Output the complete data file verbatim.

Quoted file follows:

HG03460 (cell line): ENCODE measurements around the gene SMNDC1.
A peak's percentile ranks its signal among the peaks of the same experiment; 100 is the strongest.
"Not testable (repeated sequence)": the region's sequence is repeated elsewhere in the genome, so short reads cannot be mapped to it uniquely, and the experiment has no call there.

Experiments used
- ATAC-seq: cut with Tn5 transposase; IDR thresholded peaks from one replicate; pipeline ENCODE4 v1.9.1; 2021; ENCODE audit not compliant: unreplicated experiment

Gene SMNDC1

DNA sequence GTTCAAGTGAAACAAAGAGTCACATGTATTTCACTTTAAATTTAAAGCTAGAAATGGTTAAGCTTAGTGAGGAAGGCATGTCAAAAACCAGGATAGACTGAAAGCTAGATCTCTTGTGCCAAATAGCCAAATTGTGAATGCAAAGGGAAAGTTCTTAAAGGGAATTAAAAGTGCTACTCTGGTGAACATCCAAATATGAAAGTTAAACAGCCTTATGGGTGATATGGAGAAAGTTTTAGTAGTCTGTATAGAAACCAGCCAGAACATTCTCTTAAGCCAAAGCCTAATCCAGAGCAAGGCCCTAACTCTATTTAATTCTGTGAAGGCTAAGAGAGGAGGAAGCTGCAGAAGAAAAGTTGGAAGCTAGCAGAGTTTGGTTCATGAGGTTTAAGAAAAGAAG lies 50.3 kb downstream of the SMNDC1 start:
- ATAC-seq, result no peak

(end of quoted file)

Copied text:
HG03460 (cell line): ENCODE measurements around the gene SMNDC1.
A peak's percentile ranks its signal among the peaks of the same experiment; 100 is the strongest.
"Not testable (repeated sequence)": the region's sequence is repeated elsewhere in the genome, so short reads cannot be mapped to it uniquely, and the experiment has no call there.

Experiments used
- ATAC-seq: cut with Tn5 transposase; IDR thresholded peaks from one replicate; pipeline ENCODE4 v1.9.1; 2021; ENCODE audit not compliant: unreplicated experiment

Gene SMNDC1

DNA sequence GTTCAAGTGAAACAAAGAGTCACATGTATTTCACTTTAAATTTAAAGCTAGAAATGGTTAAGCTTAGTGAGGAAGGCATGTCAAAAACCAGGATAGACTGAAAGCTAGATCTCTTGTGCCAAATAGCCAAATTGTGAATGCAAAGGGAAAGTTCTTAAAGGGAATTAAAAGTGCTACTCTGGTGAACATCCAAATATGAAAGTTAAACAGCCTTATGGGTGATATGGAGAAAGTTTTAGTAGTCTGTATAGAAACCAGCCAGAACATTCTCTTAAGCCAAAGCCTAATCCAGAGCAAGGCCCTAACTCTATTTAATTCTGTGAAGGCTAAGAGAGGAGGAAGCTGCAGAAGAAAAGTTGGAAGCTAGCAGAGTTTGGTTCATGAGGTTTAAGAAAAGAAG lies 50.3 kb downstream of the SMNDC1 start:
- ATAC-seq, result no peak